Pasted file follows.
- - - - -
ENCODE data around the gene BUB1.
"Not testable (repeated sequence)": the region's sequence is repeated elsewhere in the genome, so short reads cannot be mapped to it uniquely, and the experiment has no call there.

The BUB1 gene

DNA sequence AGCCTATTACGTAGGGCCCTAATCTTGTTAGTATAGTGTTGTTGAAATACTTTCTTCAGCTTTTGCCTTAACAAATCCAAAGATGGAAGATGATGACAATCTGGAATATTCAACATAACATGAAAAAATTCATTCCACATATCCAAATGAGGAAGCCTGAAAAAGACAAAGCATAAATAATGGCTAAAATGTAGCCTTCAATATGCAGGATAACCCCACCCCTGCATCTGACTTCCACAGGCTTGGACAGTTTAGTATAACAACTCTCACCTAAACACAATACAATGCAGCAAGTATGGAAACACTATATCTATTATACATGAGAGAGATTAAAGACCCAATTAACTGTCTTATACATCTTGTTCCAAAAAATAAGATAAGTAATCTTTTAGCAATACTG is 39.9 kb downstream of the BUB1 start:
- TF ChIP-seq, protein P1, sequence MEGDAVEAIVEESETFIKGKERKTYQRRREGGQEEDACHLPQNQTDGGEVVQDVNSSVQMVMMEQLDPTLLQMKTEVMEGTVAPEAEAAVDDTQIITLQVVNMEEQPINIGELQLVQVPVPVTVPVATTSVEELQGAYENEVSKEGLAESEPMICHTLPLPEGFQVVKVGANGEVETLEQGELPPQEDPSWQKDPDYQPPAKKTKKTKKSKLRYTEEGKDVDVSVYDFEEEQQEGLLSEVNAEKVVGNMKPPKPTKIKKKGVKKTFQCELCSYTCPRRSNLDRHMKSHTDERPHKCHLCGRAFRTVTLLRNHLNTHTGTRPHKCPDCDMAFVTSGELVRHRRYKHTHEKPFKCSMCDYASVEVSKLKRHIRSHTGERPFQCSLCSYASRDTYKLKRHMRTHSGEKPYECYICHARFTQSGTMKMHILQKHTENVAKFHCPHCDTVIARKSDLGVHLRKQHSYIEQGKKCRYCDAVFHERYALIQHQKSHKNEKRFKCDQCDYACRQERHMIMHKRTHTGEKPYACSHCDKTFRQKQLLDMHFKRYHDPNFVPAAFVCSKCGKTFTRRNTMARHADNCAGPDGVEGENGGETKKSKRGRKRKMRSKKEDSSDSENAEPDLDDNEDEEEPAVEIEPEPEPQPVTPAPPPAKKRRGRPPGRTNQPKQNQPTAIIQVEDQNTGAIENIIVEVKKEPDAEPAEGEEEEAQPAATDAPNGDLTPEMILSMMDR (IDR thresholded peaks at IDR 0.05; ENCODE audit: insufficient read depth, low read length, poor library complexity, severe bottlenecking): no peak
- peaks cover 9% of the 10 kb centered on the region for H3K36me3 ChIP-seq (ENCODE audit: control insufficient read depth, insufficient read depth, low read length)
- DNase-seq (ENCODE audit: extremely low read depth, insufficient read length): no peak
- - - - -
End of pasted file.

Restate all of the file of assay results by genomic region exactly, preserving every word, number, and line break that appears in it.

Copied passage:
ENCODE data around the gene BUB1.
"Not testable (repeated sequence)": the region's sequence is repeated elsewhere in the genome, so short reads cannot be mapped to it uniquely, and the experiment has no call there.

The BUB1 gene

DNA sequence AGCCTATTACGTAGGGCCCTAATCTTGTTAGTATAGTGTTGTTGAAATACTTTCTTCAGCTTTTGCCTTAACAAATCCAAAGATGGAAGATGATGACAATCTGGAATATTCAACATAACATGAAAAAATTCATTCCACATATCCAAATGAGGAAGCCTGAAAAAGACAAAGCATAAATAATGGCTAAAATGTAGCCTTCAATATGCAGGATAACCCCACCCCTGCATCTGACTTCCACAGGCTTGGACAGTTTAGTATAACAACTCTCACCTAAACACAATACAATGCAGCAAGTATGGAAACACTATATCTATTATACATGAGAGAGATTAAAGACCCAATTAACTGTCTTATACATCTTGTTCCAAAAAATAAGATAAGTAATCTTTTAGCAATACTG is 39.9 kb downstream of the BUB1 start:
- TF ChIP-seq, protein P1, sequence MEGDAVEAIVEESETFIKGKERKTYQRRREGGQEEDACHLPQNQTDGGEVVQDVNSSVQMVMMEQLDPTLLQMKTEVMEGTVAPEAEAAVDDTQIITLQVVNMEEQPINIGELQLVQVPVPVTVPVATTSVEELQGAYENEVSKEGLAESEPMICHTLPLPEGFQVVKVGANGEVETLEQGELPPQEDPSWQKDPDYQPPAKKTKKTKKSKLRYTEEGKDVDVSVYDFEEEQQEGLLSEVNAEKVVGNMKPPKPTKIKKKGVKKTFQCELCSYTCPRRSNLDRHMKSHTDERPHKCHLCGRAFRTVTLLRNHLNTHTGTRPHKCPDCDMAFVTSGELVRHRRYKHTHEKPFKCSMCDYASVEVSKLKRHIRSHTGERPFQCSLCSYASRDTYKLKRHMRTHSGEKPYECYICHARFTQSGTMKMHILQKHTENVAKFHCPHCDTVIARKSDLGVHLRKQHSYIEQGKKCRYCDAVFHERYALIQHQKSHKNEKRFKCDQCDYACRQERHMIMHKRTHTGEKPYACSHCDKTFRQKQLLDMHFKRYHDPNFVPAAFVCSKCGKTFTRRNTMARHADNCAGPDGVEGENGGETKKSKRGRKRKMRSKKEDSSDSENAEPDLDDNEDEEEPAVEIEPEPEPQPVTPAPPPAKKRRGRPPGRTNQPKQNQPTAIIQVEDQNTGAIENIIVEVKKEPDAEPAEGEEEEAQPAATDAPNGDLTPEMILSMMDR (IDR thresholded peaks at IDR 0.05; ENCODE audit: insufficient read depth, low read length, poor library complexity, severe bottlenecking): no peak
- peaks cover 9% of the 10 kb centered on the region for H3K36me3 ChIP-seq (ENCODE audit: control insufficient read depth, insufficient read depth, low read length)
- DNase-seq (ENCODE audit: extremely low read depth, insufficient read length): no peak